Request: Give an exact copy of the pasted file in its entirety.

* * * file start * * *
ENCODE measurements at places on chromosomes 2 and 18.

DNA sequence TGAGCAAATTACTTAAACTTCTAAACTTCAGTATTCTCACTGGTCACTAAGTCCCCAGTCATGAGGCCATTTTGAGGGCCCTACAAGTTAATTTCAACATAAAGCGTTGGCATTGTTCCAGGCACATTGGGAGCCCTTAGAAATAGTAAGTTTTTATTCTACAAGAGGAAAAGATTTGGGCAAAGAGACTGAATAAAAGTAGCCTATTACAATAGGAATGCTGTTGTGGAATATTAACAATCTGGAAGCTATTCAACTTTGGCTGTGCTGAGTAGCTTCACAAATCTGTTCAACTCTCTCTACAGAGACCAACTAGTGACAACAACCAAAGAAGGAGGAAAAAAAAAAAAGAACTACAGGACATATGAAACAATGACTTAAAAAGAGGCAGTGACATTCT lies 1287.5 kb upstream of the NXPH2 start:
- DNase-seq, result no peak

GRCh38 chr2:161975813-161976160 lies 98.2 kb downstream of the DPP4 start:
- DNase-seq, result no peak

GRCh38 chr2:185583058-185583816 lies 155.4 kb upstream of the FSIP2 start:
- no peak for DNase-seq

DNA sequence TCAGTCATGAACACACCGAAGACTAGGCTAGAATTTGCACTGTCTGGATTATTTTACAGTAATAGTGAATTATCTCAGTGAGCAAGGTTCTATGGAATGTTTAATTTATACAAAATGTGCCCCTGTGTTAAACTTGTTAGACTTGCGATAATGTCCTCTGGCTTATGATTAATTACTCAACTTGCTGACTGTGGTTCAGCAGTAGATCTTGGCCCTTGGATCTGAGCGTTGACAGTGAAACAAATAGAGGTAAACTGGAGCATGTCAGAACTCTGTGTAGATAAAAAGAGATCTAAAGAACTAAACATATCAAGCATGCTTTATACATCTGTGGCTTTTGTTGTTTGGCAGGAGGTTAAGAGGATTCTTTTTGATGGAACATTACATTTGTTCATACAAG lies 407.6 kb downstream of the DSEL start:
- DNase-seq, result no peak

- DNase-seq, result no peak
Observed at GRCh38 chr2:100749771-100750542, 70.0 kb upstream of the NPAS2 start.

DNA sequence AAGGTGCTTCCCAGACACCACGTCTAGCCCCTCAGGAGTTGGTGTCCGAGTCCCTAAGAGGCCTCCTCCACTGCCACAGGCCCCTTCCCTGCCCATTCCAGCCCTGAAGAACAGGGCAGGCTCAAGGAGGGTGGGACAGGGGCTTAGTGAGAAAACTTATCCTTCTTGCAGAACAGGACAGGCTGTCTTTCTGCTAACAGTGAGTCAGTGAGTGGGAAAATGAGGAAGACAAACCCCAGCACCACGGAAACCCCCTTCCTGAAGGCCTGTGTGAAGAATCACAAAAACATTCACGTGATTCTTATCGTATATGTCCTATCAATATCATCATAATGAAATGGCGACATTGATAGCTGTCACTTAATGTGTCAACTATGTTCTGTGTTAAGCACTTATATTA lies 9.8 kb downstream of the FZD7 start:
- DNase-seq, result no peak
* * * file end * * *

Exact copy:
ENCODE measurements at places on chromosomes 2 and 18.

DNA sequence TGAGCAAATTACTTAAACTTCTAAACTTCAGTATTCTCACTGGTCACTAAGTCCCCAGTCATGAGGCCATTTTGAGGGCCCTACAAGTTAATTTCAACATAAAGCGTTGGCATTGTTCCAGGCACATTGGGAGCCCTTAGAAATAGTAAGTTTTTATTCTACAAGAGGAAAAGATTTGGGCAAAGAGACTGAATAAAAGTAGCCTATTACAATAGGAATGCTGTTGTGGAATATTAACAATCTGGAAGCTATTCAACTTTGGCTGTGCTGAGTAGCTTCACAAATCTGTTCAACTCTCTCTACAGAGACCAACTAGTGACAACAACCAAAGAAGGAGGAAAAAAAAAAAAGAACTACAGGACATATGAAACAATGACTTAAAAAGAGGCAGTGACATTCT lies 1287.5 kb upstream of the NXPH2 start:
- DNase-seq, result no peak

GRCh38 chr2:161975813-161976160 lies 98.2 kb downstream of the DPP4 start:
- DNase-seq, result no peak

GRCh38 chr2:185583058-185583816 lies 155.4 kb upstream of the FSIP2 start:
- no peak for DNase-seq

DNA sequence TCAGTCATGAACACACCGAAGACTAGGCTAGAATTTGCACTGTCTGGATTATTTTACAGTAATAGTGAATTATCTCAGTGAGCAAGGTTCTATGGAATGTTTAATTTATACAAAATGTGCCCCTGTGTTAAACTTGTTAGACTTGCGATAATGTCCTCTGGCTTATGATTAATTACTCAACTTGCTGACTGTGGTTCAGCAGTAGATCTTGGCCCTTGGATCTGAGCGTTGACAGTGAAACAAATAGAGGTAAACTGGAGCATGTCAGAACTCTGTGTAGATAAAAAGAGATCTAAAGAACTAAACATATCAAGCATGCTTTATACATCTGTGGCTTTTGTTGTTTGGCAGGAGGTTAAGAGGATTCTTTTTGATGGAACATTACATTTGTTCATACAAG lies 407.6 kb downstream of the DSEL start:
- DNase-seq, result no peak

- DNase-seq, result no peak
Observed at GRCh38 chr2:100749771-100750542, 70.0 kb upstream of the NPAS2 start.

DNA sequence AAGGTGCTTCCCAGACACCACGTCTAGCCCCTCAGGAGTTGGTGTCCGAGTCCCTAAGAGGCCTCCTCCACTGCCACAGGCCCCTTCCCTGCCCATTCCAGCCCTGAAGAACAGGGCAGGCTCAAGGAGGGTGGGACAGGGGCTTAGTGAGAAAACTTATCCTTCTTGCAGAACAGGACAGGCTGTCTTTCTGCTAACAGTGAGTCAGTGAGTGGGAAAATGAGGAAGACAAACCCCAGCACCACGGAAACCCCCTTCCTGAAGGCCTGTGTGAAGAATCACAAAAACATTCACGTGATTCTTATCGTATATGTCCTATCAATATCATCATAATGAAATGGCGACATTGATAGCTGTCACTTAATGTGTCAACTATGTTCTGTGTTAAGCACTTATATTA lies 9.8 kb downstream of the FZD7 start:
- DNase-seq, result no peak